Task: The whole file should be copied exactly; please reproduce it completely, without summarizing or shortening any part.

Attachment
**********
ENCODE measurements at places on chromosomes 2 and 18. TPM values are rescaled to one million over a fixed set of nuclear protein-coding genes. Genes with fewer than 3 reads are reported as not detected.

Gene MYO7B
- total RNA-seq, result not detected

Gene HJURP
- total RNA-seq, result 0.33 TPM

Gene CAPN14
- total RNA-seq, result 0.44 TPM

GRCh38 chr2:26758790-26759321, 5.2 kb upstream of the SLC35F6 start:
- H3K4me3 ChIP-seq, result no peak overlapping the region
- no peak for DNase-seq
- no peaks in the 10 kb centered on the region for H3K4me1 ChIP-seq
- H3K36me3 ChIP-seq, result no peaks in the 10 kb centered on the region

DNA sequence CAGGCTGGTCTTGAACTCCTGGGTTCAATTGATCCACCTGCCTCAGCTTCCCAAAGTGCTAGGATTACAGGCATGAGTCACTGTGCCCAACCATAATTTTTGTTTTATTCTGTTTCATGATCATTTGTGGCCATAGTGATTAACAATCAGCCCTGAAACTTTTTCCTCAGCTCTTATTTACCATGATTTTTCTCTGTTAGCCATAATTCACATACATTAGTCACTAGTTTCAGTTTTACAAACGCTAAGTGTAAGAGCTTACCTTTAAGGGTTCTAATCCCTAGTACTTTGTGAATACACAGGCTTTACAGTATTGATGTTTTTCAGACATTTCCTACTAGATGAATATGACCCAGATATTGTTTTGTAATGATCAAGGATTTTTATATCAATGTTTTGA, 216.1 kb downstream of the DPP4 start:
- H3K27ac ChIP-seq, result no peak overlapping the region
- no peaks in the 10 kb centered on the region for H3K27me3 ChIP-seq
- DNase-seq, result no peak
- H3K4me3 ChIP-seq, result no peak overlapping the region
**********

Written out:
ENCODE measurements at places on chromosomes 2 and 18. TPM values are rescaled to one million over a fixed set of nuclear protein-coding genes. Genes with fewer than 3 reads are reported as not detected.

Gene MYO7B
- total RNA-seq, result not detected

Gene HJURP
- total RNA-seq, result 0.33 TPM

Gene CAPN14
- total RNA-seq, result 0.44 TPM

GRCh38 chr2:26758790-26759321, 5.2 kb upstream of the SLC35F6 start:
- H3K4me3 ChIP-seq, result no peak overlapping the region
- no peak for DNase-seq
- no peaks in the 10 kb centered on the region for H3K4me1 ChIP-seq
- H3K36me3 ChIP-seq, result no peaks in the 10 kb centered on the region

DNA sequence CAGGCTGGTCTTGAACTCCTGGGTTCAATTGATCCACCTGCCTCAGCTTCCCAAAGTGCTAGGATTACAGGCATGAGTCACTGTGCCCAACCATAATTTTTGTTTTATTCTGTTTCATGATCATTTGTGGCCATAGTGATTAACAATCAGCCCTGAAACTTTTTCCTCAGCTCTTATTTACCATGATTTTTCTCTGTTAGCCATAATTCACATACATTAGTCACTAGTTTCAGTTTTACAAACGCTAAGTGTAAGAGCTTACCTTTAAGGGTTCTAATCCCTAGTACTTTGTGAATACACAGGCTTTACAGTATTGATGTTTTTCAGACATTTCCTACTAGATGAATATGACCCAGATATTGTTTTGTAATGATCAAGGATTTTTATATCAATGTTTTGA, 216.1 kb downstream of the DPP4 start:
- H3K27ac ChIP-seq, result no peak overlapping the region
- no peaks in the 10 kb centered on the region for H3K27me3 ChIP-seq
- DNase-seq, result no peak
- H3K4me3 ChIP-seq, result no peak overlapping the region